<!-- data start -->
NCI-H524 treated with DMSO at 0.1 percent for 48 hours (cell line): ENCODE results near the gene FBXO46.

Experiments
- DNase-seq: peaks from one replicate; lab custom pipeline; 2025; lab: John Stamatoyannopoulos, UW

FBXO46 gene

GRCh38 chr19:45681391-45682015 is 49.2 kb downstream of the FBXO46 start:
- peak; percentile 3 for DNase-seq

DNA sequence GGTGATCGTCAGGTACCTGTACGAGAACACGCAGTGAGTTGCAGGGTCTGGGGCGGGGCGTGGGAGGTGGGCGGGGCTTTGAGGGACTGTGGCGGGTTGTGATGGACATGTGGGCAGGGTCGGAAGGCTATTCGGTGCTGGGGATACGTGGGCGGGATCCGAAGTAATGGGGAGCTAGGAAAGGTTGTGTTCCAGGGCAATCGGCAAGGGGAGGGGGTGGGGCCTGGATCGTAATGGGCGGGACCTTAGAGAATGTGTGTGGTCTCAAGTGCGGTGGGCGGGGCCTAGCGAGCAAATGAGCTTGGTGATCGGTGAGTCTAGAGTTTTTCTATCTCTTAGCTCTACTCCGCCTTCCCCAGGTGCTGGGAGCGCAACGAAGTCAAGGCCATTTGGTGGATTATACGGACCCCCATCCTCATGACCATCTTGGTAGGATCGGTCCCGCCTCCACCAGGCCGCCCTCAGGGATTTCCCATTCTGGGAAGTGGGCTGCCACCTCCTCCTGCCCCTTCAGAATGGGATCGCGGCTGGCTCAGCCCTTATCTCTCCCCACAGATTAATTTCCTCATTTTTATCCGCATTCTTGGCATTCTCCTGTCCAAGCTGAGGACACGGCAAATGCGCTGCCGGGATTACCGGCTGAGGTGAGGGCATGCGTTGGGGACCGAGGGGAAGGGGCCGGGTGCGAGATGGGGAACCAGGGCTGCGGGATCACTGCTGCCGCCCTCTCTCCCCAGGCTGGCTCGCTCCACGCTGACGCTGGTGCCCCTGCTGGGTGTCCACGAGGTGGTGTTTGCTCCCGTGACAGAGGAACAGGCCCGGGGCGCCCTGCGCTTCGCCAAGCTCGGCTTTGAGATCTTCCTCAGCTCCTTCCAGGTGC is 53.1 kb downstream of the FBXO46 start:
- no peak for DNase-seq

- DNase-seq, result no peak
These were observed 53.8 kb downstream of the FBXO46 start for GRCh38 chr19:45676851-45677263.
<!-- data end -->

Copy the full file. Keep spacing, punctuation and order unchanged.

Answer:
NCI-H524 treated with DMSO at 0.1 percent for 48 hours (cell line): ENCODE results near the gene FBXO46.

Experiments
- DNase-seq: peaks from one replicate; lab custom pipeline; 2025; lab: John Stamatoyannopoulos, UW

FBXO46 gene

GRCh38 chr19:45681391-45682015 is 49.2 kb downstream of the FBXO46 start:
- peak; percentile 3 for DNase-seq

DNA sequence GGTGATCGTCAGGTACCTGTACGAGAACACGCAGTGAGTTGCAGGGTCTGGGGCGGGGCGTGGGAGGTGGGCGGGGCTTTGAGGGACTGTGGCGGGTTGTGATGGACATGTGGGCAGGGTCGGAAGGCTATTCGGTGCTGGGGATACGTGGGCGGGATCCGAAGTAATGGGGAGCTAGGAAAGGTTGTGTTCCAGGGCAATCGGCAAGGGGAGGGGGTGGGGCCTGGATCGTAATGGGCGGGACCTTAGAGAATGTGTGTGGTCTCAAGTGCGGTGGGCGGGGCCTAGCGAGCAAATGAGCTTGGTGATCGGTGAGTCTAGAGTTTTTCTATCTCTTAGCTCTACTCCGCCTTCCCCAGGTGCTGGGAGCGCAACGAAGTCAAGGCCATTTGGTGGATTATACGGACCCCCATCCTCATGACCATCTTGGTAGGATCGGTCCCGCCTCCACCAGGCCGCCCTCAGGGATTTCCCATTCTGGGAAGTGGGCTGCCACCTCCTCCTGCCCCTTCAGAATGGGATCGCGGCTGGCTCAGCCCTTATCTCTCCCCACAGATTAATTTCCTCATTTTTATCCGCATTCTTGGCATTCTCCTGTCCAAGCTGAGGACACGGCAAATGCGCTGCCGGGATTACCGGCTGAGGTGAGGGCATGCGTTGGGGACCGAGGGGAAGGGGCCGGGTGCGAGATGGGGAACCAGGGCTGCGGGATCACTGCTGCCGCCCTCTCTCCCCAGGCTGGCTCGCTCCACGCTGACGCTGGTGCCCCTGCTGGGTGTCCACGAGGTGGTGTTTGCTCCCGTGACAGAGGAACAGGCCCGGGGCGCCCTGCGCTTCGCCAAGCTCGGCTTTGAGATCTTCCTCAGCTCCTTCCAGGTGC is 53.1 kb downstream of the FBXO46 start:
- no peak for DNase-seq

- DNase-seq, result no peak
These were observed 53.8 kb downstream of the FBXO46 start for GRCh38 chr19:45676851-45677263.